In much the same way that AAPINA was established from a common bond among like-minded API nursing professionals, the National Coalition of Ethnic Minority Nurse Associations (NCEMNA) grew from discussions among leaders of several prominent minority nursing organizations. These dialogues revealed that the individual associations all shared a common goal—advocating for equal opportunity in nursing and better health care for communities of color.
“We decided to work together as a single unified force instead of each association separately competing for funding when we have such common missions and goals,” says Louie, who holds the position of secretary on NCEMNA’s board of directors.
NCEMNA, incorporated in 1998, serves as the umbrella organization for five associations: AAPINA, the National Alaska Native American Indian Nurses Association (NANAINA), the National Association of Hispanic Nurses (NAHN), the National Black Nurses Association (NBNA) and the Philippine Nurses Association of America (PNAA). Collectively, NCEMNA gives voice to 350,000 minority nurses and to the lived health experience of a constituency marginalized from mainstream health delivery systems.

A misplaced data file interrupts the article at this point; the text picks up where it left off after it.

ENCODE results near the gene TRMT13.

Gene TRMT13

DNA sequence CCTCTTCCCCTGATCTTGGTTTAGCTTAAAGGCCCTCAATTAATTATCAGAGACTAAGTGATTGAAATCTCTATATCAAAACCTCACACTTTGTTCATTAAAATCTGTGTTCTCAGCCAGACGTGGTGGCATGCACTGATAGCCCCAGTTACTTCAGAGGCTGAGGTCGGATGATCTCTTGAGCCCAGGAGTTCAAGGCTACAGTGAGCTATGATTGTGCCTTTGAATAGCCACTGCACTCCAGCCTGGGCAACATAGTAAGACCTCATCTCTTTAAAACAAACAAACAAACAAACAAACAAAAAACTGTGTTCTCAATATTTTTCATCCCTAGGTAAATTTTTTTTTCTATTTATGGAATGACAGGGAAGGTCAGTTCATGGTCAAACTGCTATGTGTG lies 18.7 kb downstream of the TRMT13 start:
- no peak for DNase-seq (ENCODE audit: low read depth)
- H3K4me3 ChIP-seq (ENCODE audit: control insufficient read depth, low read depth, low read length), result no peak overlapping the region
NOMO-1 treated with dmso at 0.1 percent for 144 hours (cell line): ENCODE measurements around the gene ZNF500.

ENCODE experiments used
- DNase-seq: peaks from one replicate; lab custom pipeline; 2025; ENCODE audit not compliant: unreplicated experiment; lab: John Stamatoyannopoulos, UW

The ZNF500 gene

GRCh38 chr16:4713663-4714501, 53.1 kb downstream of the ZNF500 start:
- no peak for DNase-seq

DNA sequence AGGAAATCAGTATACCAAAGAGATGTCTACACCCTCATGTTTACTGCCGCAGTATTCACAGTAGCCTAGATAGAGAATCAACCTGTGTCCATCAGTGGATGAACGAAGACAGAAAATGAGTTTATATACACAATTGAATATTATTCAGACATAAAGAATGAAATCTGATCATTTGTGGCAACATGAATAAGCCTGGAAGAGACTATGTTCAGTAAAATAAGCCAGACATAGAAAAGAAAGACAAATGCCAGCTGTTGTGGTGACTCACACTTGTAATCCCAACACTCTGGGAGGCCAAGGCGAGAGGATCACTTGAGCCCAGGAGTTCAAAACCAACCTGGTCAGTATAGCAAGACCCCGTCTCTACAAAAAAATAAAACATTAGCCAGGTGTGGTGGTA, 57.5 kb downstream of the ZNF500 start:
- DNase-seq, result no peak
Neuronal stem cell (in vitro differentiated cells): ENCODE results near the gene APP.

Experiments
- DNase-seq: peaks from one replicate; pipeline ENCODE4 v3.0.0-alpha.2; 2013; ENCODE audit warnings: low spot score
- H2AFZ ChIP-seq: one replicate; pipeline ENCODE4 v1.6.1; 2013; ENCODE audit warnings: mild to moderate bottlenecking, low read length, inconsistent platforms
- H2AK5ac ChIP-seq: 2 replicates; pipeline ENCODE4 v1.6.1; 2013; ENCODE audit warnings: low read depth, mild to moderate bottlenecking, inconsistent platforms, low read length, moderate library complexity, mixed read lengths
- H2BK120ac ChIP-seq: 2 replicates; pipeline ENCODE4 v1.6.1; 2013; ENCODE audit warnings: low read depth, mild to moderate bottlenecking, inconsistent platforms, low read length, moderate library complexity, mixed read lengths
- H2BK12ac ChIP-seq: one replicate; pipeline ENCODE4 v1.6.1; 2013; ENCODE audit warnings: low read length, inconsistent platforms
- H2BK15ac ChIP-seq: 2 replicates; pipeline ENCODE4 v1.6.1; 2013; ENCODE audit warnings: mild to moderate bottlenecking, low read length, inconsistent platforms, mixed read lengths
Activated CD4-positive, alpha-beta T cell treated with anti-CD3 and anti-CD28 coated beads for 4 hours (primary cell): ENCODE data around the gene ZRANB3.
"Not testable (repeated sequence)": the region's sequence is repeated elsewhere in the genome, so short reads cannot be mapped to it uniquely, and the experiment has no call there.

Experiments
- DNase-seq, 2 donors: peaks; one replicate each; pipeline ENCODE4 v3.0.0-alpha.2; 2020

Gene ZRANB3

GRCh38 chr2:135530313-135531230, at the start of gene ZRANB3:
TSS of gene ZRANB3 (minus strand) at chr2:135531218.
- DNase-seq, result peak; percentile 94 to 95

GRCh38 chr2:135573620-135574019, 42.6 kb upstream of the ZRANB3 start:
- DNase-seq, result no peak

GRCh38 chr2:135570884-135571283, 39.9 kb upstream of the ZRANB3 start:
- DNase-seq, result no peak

Being part of the NCEMNA collaborative has enabled AAPINA to receive federal funding that an association of its size would have difficulty obtaining on its own. Each year, through a grant from the National Institute of General Medical Sciences (NIGMS), a different NCEMNA member association receives funding to support its annual conference. AAPINA is the 2008 recipient.
“The grant has helped in getting keynote speakers and panels for the conference,” says Jillian Inouye, PhD, APRN-BC, AAPINA’s newly elected president. “[On a broader level], it is stimulating research and development of minority nurse scientists.” NCEMNA is also using the $2.4 million NIGMS grant to fund the Nurse Scientist Stimulation Program, a five-year initiative to increase the number of minority nurse researchers who can investigate the causes of health disparities and develop culturally appropriate interventions.